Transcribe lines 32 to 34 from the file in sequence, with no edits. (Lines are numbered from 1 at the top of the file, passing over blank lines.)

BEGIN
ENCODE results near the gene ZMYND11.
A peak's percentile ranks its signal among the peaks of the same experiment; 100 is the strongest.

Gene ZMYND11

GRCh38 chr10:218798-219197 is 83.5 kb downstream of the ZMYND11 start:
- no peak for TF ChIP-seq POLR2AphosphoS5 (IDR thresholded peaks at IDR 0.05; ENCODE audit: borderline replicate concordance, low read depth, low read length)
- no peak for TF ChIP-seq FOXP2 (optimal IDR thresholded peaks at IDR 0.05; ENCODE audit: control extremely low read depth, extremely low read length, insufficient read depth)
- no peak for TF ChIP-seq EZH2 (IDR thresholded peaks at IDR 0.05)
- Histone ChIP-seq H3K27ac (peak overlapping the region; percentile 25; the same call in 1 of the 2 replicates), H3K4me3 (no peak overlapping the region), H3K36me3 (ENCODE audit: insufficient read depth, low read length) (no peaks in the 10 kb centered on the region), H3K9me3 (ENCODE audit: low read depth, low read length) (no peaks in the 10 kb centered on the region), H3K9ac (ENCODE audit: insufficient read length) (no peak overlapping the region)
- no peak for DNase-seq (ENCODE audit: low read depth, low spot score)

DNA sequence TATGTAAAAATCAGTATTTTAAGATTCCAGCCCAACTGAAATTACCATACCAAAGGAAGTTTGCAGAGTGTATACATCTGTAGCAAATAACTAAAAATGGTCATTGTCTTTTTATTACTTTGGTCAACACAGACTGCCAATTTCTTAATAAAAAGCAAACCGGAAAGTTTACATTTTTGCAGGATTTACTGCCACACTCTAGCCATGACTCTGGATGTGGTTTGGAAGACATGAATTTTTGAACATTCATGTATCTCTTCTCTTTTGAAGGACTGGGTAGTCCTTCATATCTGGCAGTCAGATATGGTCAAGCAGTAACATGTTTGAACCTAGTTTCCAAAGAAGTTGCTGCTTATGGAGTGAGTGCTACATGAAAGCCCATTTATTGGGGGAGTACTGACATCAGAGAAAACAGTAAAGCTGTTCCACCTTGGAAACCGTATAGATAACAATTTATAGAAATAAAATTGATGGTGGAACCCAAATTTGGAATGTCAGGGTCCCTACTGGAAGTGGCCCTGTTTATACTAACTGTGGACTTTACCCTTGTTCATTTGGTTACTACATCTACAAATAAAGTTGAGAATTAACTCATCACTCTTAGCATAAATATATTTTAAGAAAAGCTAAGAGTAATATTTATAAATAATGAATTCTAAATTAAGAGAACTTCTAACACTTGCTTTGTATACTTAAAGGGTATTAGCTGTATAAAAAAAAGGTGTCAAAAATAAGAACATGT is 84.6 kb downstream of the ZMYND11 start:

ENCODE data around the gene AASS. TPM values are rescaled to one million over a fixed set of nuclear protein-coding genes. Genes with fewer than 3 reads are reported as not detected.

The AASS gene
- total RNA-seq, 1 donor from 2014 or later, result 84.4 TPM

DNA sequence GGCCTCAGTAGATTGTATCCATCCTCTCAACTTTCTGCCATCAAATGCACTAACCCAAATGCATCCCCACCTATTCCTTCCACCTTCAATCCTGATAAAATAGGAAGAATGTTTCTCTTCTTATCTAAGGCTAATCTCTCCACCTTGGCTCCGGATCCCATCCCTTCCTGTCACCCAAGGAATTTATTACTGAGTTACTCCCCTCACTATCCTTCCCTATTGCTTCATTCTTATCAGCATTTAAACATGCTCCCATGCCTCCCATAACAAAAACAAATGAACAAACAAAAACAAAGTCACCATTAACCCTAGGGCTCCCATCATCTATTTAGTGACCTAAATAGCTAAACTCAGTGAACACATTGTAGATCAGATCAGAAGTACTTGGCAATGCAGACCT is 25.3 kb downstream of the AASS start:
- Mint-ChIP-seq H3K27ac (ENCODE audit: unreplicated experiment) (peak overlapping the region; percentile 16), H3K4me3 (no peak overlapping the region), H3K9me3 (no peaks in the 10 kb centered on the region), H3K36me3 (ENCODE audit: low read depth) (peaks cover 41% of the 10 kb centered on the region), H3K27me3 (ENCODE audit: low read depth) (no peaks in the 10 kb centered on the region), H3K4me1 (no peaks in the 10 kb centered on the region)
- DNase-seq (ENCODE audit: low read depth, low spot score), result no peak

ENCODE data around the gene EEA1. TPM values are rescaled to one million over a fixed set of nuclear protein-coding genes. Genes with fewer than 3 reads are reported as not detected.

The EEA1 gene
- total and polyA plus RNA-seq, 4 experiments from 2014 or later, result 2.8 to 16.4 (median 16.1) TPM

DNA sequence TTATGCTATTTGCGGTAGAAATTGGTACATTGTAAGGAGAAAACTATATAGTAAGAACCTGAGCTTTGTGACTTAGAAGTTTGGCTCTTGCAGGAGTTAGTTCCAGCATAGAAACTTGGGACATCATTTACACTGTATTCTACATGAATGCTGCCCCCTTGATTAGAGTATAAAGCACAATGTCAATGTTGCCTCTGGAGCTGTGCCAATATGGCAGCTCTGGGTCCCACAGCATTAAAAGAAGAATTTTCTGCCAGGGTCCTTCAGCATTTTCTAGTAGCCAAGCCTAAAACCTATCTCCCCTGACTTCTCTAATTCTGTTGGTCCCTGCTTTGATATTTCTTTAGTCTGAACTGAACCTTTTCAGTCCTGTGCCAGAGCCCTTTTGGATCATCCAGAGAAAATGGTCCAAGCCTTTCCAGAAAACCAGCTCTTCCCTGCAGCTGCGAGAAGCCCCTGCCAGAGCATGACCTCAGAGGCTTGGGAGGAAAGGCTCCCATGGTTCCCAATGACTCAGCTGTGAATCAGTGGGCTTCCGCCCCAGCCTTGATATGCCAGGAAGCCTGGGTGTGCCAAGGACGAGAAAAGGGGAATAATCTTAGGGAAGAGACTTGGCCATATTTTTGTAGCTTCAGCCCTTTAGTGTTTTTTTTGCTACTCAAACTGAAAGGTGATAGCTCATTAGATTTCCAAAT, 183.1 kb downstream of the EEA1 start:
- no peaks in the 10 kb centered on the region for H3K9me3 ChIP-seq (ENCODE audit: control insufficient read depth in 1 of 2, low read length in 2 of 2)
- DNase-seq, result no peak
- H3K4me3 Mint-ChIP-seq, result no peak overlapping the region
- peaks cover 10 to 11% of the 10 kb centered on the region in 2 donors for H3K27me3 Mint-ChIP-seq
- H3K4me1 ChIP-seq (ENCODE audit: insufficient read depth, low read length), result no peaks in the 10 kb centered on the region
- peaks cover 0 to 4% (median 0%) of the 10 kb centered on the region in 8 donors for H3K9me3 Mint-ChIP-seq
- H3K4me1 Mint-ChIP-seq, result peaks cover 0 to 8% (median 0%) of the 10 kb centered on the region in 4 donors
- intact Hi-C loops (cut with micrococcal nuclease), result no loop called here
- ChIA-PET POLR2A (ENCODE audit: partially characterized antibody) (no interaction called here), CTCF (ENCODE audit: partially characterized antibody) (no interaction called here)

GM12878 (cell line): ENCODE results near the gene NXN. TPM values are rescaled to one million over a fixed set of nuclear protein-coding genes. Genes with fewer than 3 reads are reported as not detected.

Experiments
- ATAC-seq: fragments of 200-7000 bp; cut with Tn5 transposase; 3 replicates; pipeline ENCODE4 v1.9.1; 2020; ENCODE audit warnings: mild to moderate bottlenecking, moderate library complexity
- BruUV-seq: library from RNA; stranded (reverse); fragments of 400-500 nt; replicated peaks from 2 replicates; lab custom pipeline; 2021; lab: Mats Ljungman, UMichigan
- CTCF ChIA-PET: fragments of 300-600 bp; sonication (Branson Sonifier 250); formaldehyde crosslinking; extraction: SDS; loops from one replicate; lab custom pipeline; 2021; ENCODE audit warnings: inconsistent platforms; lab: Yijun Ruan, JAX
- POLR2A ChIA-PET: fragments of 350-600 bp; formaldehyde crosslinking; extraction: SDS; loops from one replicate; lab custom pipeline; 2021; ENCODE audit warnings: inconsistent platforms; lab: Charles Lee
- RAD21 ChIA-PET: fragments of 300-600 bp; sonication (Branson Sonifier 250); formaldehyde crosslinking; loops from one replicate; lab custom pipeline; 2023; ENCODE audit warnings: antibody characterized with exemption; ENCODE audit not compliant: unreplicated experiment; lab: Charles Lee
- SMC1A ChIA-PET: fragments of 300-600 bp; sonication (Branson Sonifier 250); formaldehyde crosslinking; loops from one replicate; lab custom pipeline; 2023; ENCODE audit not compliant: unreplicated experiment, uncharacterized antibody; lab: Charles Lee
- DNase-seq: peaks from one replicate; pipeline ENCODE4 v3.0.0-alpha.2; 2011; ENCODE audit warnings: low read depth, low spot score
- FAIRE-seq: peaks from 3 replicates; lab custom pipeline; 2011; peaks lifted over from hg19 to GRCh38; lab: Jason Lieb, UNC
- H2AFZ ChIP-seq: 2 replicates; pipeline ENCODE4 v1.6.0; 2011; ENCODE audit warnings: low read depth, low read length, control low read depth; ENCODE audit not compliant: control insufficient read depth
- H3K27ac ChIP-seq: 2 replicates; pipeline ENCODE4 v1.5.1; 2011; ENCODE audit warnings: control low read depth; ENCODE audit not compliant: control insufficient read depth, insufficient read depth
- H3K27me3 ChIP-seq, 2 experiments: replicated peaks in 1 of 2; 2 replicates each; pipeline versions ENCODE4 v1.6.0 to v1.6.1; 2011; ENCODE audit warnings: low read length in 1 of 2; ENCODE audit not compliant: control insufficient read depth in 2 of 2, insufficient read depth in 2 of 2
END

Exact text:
- ATAC-seq: fragments of 200-7000 bp; cut with Tn5 transposase; 3 replicates; pipeline ENCODE4 v1.9.1; 2020; ENCODE audit warnings: mild to moderate bottlenecking, moderate library complexity
- BruUV-seq: library from RNA; stranded (reverse); fragments of 400-500 nt; replicated peaks from 2 replicates; lab custom pipeline; 2021; lab: Mats Ljungman, UMichigan
- CTCF ChIA-PET: fragments of 300-600 bp; sonication (Branson Sonifier 250); formaldehyde crosslinking; extraction: SDS; loops from one replicate; lab custom pipeline; 2021; ENCODE audit warnings: inconsistent platforms; lab: Yijun Ruan, JAX